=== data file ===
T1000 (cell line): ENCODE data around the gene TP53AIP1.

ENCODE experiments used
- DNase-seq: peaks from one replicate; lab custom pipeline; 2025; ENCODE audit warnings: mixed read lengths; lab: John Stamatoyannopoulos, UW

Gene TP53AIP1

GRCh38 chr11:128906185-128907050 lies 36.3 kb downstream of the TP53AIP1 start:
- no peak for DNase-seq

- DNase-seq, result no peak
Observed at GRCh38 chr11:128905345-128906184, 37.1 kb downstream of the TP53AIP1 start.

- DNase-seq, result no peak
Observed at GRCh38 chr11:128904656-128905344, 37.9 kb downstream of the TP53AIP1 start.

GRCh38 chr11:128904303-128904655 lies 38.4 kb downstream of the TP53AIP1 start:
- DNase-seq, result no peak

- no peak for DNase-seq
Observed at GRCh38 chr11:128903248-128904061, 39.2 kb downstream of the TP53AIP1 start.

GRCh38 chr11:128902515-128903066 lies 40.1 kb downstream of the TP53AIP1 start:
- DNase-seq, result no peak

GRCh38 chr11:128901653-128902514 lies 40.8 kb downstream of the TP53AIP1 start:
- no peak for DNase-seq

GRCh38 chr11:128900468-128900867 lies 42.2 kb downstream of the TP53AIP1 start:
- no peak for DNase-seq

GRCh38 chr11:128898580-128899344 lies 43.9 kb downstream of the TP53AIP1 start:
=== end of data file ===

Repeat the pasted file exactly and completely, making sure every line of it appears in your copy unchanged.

T1000 (cell line): ENCODE data around the gene TP53AIP1.

ENCODE experiments used
- DNase-seq: peaks from one replicate; lab custom pipeline; 2025; ENCODE audit warnings: mixed read lengths; lab: John Stamatoyannopoulos, UW

Gene TP53AIP1

GRCh38 chr11:128906185-128907050 lies 36.3 kb downstream of the TP53AIP1 start:
- no peak for DNase-seq

- DNase-seq, result no peak
Observed at GRCh38 chr11:128905345-128906184, 37.1 kb downstream of the TP53AIP1 start.

- DNase-seq, result no peak
Observed at GRCh38 chr11:128904656-128905344, 37.9 kb downstream of the TP53AIP1 start.

GRCh38 chr11:128904303-128904655 lies 38.4 kb downstream of the TP53AIP1 start:
- DNase-seq, result no peak

- no peak for DNase-seq
Observed at GRCh38 chr11:128903248-128904061, 39.2 kb downstream of the TP53AIP1 start.

GRCh38 chr11:128902515-128903066 lies 40.1 kb downstream of the TP53AIP1 start:
- DNase-seq, result no peak

GRCh38 chr11:128901653-128902514 lies 40.8 kb downstream of the TP53AIP1 start:
- no peak for DNase-seq

GRCh38 chr11:128900468-128900867 lies 42.2 kb downstream of the TP53AIP1 start:
- no peak for DNase-seq

GRCh38 chr11:128898580-128899344 lies 43.9 kb downstream of the TP53AIP1 start: